Figuring out George Carlson
October 16, 2013 1:42 PM   Subscribe

"In the year 8113 A.D., the most remembered cartoonist of our time may not be any of our currently revered comics creators. Not Winsor McCay, George Herriman, Jack Kirby, Robert Crumb, Art Spiegelman, or Chris Ware. As incredible as it may seem, long after the last comic books of our time have crumpled into dust, the cartoonist of our era that People of The Future will dig (perhaps literally) could be a guy named George Carlson — an under-appreciated, largely overlooked cartoonist, illustrator, game designer, and graphic artist extraordinaire" -- In a two part series for The Comics Journal Paul Tumey explains why George Carlson is the best cartoonist you've never heard off.
posted by MartinWisse (10 comments total) 21 users marked this as a favorite
I suspect TCJs Futurescope is on the blink. Still, interesting stuff.
posted by Artw at 1:52 PM on October 16, 2013

Absolutely wonderful. Thank you MartinWisse.
posted by George_Spiggott at 2:03 PM on October 16, 2013

Carlson is indeed under-appreciated and largely overlooked, but overselling someone who's a hidden treasure doesn't exactly help things. Shit, I could be the most remembered cartoonist of our time in 8113, for whatever bizarre reason, even though I can't draw.
posted by Halloween Jack at 2:32 PM on October 16, 2013 [3 favorites]

Carlson seems to me less like a particular lost genius and more like a figure for a panoply of genres long since lost to the American comic book which TCJ, to its credit, wants to recover. I'd probably put up something like Basil Wolverton's comedy strips or the serialized bits of McKay's Little Nemo as a representative of the genre. Carlson is a good writer and artist, but the technical skill of those two and others unmentioned just isn't there in his work.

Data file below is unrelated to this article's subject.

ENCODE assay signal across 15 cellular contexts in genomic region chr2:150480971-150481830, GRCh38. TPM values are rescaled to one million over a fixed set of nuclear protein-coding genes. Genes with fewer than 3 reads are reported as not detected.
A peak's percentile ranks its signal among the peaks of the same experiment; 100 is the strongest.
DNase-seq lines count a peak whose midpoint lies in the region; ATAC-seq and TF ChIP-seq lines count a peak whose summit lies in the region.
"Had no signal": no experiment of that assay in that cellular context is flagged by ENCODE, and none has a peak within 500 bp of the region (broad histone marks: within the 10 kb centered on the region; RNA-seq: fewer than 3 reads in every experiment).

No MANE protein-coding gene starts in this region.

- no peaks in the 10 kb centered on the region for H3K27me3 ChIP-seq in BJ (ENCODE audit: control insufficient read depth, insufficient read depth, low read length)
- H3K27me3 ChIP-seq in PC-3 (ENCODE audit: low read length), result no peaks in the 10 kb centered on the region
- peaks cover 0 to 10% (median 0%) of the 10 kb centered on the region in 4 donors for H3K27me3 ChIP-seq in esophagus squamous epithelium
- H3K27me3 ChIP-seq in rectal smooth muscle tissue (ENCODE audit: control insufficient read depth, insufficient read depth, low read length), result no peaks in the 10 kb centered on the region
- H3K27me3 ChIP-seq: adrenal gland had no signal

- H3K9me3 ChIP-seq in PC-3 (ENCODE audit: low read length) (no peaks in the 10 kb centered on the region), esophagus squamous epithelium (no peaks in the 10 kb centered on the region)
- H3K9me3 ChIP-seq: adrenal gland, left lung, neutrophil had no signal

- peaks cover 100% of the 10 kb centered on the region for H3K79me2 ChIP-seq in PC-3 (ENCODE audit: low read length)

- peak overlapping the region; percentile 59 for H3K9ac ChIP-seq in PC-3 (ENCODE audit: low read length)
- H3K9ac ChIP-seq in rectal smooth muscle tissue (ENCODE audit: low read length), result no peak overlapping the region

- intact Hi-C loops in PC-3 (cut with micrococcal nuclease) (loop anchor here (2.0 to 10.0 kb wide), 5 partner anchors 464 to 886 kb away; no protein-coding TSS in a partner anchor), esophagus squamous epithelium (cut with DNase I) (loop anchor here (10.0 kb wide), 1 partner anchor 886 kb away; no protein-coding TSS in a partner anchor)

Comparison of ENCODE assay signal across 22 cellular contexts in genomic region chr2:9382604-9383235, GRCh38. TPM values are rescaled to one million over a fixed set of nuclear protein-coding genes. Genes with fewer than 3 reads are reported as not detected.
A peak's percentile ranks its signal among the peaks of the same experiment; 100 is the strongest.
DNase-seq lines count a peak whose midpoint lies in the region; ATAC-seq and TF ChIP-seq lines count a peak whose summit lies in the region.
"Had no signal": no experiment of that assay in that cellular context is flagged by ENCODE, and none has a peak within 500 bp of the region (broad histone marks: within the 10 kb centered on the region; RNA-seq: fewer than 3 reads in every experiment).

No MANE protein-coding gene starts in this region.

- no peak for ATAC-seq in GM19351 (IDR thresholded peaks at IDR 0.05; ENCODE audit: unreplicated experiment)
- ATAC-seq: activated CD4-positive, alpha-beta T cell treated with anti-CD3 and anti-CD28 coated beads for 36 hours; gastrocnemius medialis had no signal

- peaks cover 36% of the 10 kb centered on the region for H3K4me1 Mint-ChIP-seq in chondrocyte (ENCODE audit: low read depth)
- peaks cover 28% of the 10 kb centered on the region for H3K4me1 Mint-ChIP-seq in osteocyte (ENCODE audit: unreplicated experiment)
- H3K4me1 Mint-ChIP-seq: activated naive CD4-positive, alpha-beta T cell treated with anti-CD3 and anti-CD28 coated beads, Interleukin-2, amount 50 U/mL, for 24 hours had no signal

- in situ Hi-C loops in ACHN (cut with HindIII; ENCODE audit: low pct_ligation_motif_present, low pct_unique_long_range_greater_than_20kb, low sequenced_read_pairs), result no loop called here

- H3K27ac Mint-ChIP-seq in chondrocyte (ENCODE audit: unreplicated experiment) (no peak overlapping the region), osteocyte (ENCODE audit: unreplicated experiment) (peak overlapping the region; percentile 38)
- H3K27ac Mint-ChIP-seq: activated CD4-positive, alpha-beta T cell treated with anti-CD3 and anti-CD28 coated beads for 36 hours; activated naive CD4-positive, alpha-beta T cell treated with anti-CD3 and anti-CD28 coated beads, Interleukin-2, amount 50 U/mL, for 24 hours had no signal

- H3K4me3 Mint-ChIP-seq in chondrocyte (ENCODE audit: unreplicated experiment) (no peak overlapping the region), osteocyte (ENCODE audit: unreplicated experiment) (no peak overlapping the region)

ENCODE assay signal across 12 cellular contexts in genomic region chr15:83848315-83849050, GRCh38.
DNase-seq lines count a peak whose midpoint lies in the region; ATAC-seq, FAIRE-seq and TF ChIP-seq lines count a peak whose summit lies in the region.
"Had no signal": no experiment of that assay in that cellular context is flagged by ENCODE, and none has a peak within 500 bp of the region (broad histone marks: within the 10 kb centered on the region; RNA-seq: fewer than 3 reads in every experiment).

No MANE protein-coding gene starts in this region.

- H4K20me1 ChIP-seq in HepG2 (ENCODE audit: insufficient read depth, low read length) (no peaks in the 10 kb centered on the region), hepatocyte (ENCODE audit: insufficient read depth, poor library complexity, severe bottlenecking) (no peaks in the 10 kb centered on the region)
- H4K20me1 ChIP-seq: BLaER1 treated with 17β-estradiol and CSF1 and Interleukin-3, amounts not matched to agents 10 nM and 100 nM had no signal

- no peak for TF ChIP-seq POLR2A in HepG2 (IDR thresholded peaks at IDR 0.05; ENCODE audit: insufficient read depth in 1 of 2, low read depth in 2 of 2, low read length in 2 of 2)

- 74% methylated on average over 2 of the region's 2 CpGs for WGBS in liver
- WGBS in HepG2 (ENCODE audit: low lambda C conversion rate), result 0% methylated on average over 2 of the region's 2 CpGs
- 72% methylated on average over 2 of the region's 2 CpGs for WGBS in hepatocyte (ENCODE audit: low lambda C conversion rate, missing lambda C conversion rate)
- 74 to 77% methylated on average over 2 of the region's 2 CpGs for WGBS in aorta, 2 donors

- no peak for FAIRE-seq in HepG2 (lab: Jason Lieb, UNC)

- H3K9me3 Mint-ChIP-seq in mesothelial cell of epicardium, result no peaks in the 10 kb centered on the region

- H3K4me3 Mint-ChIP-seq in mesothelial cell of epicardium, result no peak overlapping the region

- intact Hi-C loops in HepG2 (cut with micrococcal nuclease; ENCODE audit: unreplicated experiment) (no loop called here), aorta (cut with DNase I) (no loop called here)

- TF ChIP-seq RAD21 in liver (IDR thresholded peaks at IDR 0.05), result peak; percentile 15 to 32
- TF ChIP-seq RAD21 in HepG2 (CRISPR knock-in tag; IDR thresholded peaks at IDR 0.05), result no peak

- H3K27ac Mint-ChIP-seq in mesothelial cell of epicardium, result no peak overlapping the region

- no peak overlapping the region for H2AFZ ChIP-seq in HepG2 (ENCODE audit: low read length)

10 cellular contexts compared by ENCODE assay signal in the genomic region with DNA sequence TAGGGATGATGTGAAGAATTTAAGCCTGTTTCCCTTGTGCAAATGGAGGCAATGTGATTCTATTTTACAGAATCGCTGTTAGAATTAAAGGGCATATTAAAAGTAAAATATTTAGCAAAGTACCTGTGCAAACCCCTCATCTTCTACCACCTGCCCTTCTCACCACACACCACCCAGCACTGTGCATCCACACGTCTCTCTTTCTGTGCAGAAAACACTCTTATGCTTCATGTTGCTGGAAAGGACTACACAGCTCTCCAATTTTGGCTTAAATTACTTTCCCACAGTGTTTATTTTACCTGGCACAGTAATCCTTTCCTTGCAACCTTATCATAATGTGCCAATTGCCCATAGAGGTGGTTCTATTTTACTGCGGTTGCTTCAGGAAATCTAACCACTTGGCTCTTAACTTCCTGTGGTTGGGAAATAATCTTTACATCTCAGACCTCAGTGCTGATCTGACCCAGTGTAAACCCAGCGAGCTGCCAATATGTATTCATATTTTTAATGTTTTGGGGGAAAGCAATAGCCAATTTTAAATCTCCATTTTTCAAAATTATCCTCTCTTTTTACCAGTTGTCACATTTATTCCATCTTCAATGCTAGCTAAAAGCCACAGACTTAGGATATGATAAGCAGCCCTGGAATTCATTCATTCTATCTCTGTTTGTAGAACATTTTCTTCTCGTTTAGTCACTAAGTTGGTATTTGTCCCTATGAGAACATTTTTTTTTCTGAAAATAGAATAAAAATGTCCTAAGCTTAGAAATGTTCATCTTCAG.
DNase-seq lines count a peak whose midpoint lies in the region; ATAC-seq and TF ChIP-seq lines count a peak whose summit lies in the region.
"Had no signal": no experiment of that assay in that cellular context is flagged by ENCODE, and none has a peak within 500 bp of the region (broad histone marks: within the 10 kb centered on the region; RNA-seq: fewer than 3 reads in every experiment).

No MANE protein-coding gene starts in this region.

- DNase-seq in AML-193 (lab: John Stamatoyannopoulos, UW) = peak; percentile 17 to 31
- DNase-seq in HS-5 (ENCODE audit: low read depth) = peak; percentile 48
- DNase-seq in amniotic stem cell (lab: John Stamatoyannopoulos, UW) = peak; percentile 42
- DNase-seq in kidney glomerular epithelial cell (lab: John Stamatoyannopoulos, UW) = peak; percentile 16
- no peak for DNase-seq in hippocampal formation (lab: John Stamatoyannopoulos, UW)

I don't know that he's the best such figure, though; even the three tales of his in the Smithsonian Book of comic-Book Comics resort to very similar narrative strategies, and "The pie-Eyed Prince of Pretzelberg" stuff is the weakest of the lot. There's a fairly visible influence from Carl Sandburg's Rutabaga Stories in Carlson's work, too; it's a fine pedigree, but not quite the freewheeling inspiration of a George Herriman, an E.C. Segar, or a Walt Kelly.
posted by kewb at 2:43 PM on October 16, 2013 [1 favorite]

Very good post. I didn't know about him, although as a kid we had the Uncle Wiggly books and even the Uncle Wiggily game, featuring Big Bad Pipsisewah and Skeezicks!
posted by Mental Wimp at 3:01 PM on October 16, 2013

This guy is definitely right up TCJ's alley, and definitely is satisfying for the sort of comics heads that are all about recovering their pedigree as working fellers in the newspaper scheme of things, but it's not for me.
posted by beefetish at 3:03 PM on October 16, 2013

I read some Uncle Wiggily books as a kid handed down from my father's 1940s childhood, but not sure if they were the Carlson-illustrated ones.
posted by larrybob at 4:15 PM on October 16, 2013

Actually, pretty sure my dad's Uncle Wiggily books were illustrated by Lansing "Lang" Campbell.
posted by larrybob at 4:18 PM on October 16, 2013

In the year 8113 A.D., the most remembered cartoonist of our time...

Why would the warring intergalactic robo-gods care about the crude art forms of one of the ancient extinct slave-races?
posted by dgaicun at 5:53 PM on October 16, 2013 [3 favorites]

the three tales of his in the Smithsonian Book of Comic-Book Comics

My Grandfather had the Smithsonian Book of Comic Book Comics (and the Newspaper Comics one, too-- I've got 'em both now) and every summer when I visited I'd make a beeline for that book. Those George Carlson stories left me feeling very unsettled as a kid, as if I was sneaking a peek into an entirely different dimension in which everything I thought I knew about comics and even physics no longer applied.

Fast-forward 30-odd years: now I'm an adult and I still love comics, especially weird comics (I recently read The Man Who Grew His Beard and it blew my mind). Maybe Carlson sunk into my subconscious... In any case, I still find his comics unsettling but I look forward to reading this article and learning more about the man.
posted by Fuzzy Monster at 9:11 AM on October 17, 2013

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